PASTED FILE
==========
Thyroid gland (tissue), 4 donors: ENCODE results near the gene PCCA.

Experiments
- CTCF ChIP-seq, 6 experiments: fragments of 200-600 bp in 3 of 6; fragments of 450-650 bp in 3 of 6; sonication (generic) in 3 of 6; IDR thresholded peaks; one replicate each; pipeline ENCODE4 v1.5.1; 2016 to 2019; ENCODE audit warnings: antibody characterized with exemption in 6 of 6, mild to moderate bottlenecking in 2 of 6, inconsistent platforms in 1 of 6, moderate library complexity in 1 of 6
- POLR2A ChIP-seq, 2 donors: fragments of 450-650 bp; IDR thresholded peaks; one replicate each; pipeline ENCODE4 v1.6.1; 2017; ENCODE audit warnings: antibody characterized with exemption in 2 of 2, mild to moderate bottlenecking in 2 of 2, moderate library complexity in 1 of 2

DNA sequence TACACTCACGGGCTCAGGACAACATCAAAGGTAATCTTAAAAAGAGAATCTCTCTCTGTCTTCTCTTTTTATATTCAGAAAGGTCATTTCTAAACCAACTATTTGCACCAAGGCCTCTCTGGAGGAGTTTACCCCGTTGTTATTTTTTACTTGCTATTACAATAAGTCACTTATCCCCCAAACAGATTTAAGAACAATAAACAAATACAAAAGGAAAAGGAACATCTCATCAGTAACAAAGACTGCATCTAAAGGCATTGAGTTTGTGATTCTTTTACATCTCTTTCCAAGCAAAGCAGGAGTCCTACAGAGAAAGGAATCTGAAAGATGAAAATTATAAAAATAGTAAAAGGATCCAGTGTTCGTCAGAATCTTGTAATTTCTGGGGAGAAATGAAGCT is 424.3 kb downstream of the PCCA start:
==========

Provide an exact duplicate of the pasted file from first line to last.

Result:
Thyroid gland (tissue), 4 donors: ENCODE results near the gene PCCA.

Experiments
- CTCF ChIP-seq, 6 experiments: fragments of 200-600 bp in 3 of 6; fragments of 450-650 bp in 3 of 6; sonication (generic) in 3 of 6; IDR thresholded peaks; one replicate each; pipeline ENCODE4 v1.5.1; 2016 to 2019; ENCODE audit warnings: antibody characterized with exemption in 6 of 6, mild to moderate bottlenecking in 2 of 6, inconsistent platforms in 1 of 6, moderate library complexity in 1 of 6
- POLR2A ChIP-seq, 2 donors: fragments of 450-650 bp; IDR thresholded peaks; one replicate each; pipeline ENCODE4 v1.6.1; 2017; ENCODE audit warnings: antibody characterized with exemption in 2 of 2, mild to moderate bottlenecking in 2 of 2, moderate library complexity in 1 of 2

DNA sequence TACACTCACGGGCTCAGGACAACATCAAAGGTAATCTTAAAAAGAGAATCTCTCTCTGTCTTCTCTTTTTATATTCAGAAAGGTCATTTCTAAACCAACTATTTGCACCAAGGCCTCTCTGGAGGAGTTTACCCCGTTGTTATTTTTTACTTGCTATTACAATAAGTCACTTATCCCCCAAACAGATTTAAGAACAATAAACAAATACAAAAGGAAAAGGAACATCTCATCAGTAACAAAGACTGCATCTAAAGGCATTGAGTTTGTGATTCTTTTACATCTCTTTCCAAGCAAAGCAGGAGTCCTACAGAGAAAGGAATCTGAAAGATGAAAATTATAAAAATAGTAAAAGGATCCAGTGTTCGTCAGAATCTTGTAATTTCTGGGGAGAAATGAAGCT is 424.3 kb downstream of the PCCA start: